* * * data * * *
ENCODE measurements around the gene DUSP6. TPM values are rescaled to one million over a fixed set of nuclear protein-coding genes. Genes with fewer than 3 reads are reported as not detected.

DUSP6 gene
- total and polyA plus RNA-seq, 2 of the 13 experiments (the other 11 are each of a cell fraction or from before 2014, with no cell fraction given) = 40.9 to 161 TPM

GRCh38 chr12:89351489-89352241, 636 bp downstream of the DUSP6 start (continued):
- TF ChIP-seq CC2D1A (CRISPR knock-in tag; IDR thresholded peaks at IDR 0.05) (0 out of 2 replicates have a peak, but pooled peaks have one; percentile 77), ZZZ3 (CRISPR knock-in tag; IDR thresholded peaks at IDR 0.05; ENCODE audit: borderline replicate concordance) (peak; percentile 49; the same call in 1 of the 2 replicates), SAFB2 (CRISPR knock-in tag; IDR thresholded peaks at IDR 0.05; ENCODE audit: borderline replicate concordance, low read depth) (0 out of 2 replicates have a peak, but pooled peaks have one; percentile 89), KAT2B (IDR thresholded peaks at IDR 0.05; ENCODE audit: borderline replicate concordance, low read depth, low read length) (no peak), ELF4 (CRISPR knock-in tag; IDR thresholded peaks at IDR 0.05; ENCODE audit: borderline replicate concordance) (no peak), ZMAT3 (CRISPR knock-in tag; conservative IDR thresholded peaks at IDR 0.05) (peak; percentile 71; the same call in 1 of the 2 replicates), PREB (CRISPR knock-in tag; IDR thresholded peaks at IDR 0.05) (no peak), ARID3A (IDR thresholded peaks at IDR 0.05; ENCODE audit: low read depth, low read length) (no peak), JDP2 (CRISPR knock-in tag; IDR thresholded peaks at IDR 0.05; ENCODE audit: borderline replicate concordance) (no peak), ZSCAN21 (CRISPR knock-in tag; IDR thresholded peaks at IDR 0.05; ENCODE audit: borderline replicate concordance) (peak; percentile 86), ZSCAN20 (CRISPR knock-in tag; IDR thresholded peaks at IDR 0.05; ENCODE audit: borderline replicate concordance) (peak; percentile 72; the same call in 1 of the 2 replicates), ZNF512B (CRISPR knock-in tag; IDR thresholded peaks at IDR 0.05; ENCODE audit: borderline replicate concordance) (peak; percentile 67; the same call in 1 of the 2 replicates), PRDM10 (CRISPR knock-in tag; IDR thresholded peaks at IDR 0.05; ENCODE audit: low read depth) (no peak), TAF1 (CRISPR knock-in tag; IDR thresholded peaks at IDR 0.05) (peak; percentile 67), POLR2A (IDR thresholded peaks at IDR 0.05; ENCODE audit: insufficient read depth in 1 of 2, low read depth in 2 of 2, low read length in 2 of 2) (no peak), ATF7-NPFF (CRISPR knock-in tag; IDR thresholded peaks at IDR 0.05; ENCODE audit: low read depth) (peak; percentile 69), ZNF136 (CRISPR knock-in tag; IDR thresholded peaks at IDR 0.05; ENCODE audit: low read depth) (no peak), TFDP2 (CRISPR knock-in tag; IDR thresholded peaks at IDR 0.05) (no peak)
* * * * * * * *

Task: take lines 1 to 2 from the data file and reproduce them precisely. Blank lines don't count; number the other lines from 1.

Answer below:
ENCODE measurements around the gene DUSP6. TPM values are rescaled to one million over a fixed set of nuclear protein-coding genes. Genes with fewer than 3 reads are reported as not detected.

DUSP6 gene